My previous posts have been advice and encouragement for you, the student. My hope was to inspire you to stay strong through school and see the reward that becoming a nurse can offer. You have many years of stability, security, and integrity ahead of you. The world is your oyster. You have the option to stay in your home town and see your career to retirement or you can travel the world one patient at a time. While we may meet again in future posts, I find no better way to sum up this series of posts with one final and most critical piece of advice. This time, it is more for the sake of your patients. Here goes. Please wash your hands.
If there are any words of wisdom that I can impart to you, the single most critical skill you must master and continue to take seriously throughout your career is hand washing. This sounds so silly, right? Handwashing is a basic skill, right? For most of us, it is the first skill we are signed off on in our first week of our first semester of our first year of nursing school. So why would I take the time to post this? Because patients are still suffering and dying literally at our hands.
It is only since the mid 1800’s that researchers discovered a link between lack of hand hygiene and the spread of infection in hospitals. During the 1850’s in both the U.S. and Austria, nosocomial infections were first linked to lack of handwashing between patient care. Around the same time, Florence Nightingale, along with a team of nurses, found that soldiers of the Crimean War were dying in large part to the unsanitary conditions of the hospital wards. By implementing small changes with relation to better hygiene, beginning with handwashing, the amount of soldier deaths from infection dramatically decreased.
Here is the startling reason for this post. According the World Health Organization (WHO), “thousands of people die every day around the world from infections acquired while receiving health care.” Let that sink in. Last year in the U.S. alone, 80,000 patients succumbed to nosocomial infections. Proper and diligent hand hygiene alone can improve these numbers.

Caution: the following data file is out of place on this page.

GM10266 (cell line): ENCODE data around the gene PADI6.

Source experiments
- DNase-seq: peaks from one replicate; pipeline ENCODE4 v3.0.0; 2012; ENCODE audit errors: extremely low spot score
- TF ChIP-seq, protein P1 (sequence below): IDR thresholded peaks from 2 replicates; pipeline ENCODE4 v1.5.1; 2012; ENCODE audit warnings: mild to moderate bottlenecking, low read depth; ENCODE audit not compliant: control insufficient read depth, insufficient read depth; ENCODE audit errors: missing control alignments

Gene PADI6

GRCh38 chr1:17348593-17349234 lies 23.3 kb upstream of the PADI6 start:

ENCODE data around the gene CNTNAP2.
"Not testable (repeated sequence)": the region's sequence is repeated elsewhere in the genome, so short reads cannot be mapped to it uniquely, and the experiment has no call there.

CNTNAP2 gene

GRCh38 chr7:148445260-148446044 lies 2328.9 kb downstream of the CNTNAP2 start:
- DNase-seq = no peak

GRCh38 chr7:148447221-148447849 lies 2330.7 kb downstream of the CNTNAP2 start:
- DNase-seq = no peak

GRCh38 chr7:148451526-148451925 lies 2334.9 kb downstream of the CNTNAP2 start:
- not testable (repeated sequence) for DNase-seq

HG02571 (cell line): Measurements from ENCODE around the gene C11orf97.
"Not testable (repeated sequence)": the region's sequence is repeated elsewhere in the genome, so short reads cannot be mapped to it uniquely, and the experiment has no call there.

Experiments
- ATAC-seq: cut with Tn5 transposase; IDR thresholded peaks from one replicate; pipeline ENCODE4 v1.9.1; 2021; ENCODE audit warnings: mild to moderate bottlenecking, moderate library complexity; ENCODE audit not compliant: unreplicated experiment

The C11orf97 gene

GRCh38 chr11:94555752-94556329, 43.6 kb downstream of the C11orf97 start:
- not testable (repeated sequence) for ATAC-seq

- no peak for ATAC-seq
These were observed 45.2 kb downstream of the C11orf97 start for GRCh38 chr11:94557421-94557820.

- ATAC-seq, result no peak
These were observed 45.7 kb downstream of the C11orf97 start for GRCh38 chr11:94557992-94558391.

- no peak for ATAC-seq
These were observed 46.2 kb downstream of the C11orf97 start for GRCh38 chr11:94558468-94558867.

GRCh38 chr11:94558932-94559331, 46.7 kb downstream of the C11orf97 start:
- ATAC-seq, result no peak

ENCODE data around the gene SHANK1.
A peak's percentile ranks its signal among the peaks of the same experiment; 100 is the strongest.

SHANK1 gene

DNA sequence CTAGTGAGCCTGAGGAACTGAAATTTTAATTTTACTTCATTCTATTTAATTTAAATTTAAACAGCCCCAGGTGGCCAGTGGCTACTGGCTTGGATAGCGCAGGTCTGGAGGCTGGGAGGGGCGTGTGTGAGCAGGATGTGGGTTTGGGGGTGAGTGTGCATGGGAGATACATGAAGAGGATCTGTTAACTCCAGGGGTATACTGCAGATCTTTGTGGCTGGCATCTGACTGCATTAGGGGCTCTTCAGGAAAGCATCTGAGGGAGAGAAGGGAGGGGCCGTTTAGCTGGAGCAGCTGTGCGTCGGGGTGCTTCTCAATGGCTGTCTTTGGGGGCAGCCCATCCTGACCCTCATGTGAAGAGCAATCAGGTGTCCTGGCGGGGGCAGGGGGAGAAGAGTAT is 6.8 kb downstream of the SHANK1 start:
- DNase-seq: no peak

What Can We Do?
The most important thing to remember is to take hand washing seriously. Wash your hands with soap and water vigorously if they are visibly soiled or come into contact with blood or body fluids. Wash your hands after using the bathroom. The WHO sums it up perfectly. “Hand hygiene contributes significantly to keeping patients safe. It is a simple, low-cost action to prevent the spread of many of the microbes that cause health care-associated infections (HAI). While hand hygiene is not the only measure to counter HAI, compliance with it alone can dramatically enhance patient safety, because there is much scientific evidence showing that microbes causing HAI are most frequently spread between patients on the hands of health-care workers.”
Please take your responsibility of hand hygiene seriously. Avoid cutting any corners as your years and experience as a nurse accumulate. Each time you wash your hands, take pride in a simple act that saves lives.
Lori is an American nurse and yogini living in Gothenburg, Sweden. She contributes regularly to Mighty Nurse, AWHONN, American Nurse Today, and has been featured in The Huffington Post. Follow her adventures through her blog, Neonurse, or on Instagram.